Burton Cummings, who wrote and sang the song, insists it has nothing to do with politics but is a song about, what else, girls. “What was on my mind was that girls in the States seemed to get older quicker than our girls and that made them, well, dangerous,” he told the Toronto Star in 2014. “When I said ‘American woman, stay away from me,’ I really meant ‘Canadian woman, I prefer you.’ It was all a happy accident.” Yeah I know, that excuse doesn’t wash with me either.
In John Einarson’s book, “American Woman-The Story Of The Guess Who”, Cummings offered a more plausible explanation: “People read their own meanings into that song. They thought the American woman I alluded to was the Statue of Liberty and RCA contributed to that image with the ad campaigns. It came from looking out over a Canadian audience after touring through the southern U.S.A. and just thinking how the Canadian girls looked so much fresher and more alive. As opposed to an anti-American statement, it was more of a positive Canadian statement. ”
45758d0412b1a49eae642d00c598e257--the-guess-who-electric-warriorCummings went on to say this about about playing The White House: “It was strange. All the guests were white, all the military aides were white in full military dress, and all the people serving food were black. And the way the White House was landscaped it kind of looked like Alabama …before Lincoln issued the Emancipation Proclamation. It left a bad taste in my mouth. It was terribly racist and this was 1970. I remember sitting with Edward Lear, heir to the Lear Jet fortune, and Billy Graham’s daughter was there. It was really the so-called upper crust aristocracy of America, very stuffy, boring people…We were told not to play “American Woman” but we did “Hand Me Down World.” We thought we were just as cool for doing it. But we did get a great tour of The White House, though, and (band mate) Leskiw and I spent an hour going through all these rooms and corridors seeing stuff most people don’t get to see.”
The 68-year-old Cummings now has no doubt the band was brought in to impress the royal guests. “It left a bad taste in my mouth,” he told the Winnipeg Free Press recently. “They wanted a Commonwealth act when Charles and Anne went there. We were the token Commonwealthers.”
Even though he had left the band by the time of The White House gig, guitarist Randy Bachman remembers the song having a much more spontaneous genesis: it was written on stage with no thought given to deeper meaning or politics.The Guess Who was playing a show at a curling rink in Ontario when he broke a string on his guitar. In those days, that meant stopping the show until he could replace it. His bandmates left the stage, and Bachman put a new string on his ’59 Les Paul. The next challenge was getting it in tune (he didn’t have a tech or even a tuner in those days), so he went in front of Cummings’ electric piano and hit the E and B notes to give him reference. As he tuned his guitar a riff developed, then something magical happened.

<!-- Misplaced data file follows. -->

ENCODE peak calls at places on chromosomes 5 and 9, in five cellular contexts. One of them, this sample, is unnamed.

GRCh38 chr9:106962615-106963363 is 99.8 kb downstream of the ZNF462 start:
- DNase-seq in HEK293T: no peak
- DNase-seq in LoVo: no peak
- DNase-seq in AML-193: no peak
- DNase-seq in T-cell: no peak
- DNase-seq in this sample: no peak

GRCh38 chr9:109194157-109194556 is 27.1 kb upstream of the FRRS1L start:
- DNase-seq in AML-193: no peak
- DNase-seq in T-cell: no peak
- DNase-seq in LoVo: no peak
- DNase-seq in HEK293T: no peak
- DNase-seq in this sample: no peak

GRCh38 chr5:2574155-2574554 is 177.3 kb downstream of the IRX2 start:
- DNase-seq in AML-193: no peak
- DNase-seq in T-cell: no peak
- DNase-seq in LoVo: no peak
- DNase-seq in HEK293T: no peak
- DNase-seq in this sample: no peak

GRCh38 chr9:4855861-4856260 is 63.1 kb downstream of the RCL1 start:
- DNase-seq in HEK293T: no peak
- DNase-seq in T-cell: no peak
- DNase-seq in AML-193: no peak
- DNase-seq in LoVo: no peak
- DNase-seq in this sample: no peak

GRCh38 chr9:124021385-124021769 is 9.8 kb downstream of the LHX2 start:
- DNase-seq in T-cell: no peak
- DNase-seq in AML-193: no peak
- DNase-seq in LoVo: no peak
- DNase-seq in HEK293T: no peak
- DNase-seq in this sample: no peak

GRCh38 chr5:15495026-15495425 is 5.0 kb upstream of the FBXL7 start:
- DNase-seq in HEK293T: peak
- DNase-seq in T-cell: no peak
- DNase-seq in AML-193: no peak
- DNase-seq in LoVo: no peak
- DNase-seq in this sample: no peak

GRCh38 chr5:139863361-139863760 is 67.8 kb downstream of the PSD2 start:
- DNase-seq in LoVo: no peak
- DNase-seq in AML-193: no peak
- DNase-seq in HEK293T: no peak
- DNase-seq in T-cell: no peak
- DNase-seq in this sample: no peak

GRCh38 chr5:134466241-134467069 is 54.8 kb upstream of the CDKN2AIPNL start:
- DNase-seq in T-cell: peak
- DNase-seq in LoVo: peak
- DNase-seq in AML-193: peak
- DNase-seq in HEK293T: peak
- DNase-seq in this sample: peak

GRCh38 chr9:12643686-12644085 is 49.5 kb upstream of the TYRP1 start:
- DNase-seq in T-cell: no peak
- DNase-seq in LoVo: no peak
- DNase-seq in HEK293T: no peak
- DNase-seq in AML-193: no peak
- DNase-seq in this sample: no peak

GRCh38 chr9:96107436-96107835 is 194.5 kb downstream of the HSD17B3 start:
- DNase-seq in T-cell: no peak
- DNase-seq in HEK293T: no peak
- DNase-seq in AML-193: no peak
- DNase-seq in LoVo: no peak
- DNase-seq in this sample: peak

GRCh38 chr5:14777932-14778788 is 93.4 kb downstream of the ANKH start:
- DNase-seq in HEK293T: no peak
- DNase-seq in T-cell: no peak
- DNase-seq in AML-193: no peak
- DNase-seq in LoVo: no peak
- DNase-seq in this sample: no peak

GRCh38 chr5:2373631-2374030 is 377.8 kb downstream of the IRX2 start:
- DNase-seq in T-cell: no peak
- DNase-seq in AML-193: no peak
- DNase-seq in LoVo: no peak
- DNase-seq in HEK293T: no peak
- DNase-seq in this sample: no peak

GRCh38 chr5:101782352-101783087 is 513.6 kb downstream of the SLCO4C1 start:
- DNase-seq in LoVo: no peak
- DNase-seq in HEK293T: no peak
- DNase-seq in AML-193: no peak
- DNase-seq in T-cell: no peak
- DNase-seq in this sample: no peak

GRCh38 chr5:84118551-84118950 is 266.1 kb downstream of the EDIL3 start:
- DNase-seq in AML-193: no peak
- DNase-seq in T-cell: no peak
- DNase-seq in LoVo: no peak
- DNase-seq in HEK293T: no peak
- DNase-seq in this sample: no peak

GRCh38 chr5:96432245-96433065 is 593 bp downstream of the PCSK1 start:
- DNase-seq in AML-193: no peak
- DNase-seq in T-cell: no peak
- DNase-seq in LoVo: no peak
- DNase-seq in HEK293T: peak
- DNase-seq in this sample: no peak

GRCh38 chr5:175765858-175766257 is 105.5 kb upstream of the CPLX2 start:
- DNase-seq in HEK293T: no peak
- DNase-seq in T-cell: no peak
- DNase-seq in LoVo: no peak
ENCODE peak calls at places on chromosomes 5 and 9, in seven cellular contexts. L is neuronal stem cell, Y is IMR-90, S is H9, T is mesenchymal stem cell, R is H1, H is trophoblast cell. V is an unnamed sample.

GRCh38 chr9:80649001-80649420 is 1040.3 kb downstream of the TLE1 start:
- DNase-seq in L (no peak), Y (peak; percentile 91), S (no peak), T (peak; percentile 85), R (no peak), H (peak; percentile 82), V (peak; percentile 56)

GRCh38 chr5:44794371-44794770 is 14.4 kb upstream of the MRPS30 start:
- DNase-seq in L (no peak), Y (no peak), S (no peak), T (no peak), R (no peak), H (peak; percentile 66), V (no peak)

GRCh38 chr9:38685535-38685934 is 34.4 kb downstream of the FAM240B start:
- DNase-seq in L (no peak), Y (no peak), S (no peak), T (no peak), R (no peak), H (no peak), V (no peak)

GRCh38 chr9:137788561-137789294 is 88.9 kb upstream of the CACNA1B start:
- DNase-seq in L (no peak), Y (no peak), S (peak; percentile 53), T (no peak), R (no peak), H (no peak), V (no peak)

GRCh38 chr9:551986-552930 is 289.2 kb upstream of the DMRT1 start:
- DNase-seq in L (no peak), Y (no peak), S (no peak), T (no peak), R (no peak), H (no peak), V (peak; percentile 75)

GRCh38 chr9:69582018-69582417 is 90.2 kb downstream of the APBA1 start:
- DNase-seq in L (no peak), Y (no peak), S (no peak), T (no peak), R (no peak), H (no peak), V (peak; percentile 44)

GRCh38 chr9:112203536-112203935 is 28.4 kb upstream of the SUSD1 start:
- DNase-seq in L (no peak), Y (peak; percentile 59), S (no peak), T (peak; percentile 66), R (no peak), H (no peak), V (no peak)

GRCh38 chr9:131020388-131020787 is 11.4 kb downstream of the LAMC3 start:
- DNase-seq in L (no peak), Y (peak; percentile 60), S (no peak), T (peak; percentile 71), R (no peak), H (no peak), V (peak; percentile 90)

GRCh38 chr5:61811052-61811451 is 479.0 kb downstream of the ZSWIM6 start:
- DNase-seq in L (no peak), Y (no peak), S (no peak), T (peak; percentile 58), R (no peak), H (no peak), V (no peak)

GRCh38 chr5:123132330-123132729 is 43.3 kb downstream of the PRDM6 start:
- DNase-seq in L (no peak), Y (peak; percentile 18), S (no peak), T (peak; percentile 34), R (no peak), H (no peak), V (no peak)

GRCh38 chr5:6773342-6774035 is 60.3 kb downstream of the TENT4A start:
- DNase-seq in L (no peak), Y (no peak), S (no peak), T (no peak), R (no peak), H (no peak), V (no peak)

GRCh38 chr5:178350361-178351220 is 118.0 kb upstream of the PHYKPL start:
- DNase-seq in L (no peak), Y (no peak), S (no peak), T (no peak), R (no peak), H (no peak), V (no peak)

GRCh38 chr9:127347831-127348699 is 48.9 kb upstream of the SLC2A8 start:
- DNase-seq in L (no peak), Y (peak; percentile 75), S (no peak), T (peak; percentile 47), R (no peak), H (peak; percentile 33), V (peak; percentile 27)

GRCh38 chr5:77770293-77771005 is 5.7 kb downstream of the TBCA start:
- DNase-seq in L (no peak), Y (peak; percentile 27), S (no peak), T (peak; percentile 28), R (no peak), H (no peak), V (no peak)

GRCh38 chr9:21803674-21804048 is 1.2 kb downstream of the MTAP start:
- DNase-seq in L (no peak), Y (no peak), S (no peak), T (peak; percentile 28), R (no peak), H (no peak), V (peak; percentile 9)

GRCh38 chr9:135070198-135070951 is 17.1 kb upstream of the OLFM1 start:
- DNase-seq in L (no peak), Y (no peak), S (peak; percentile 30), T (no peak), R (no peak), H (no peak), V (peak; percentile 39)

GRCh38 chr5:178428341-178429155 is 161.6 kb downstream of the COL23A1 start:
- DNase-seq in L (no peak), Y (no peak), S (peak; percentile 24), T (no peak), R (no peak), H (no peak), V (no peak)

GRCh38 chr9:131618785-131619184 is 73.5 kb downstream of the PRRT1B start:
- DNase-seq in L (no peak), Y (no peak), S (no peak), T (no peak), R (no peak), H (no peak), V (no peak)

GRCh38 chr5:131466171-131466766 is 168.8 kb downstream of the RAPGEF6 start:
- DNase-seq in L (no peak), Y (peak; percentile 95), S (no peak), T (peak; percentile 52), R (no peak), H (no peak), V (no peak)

“I started to play that riff on stage, and I look at the audience, who are now milling about and talking amongst themselves,” Bachman said. “And all their heads snapped back. Suddenly I realize I’m playing a riff I don’t want to forget, and I have to keep playing it. So I stand up and I’m playing this riff. I’m alone on stage.” The band’s drummer Garry Peterson, who had made his way to the audience, jumped on stage and started playing. Bassist Jim Kale heard the ruckus and joined them, and finally Burton Cummings came up and grabbed the microphone. “Sing something!” Bachman implored him. Burton obliged: the first words out of his mouth were, “American woman, stay away from me.” The crowd, which included a fair number of draft dodgers and war protesters, loved it. And the rest was history.
Tricia Nixon cool? Well, maybe not by today’s standards. But maybe you’ll see that Guess Who gig in a different light when you learn what else was going on at that party. If you’re a fan of Downton Abbey, you’ll get a kick out of next week’s article when we explore Tricky Dick Nixon and the hook-up.

Next Week: Part II: Tricky Dick Nixon and the Hook Up.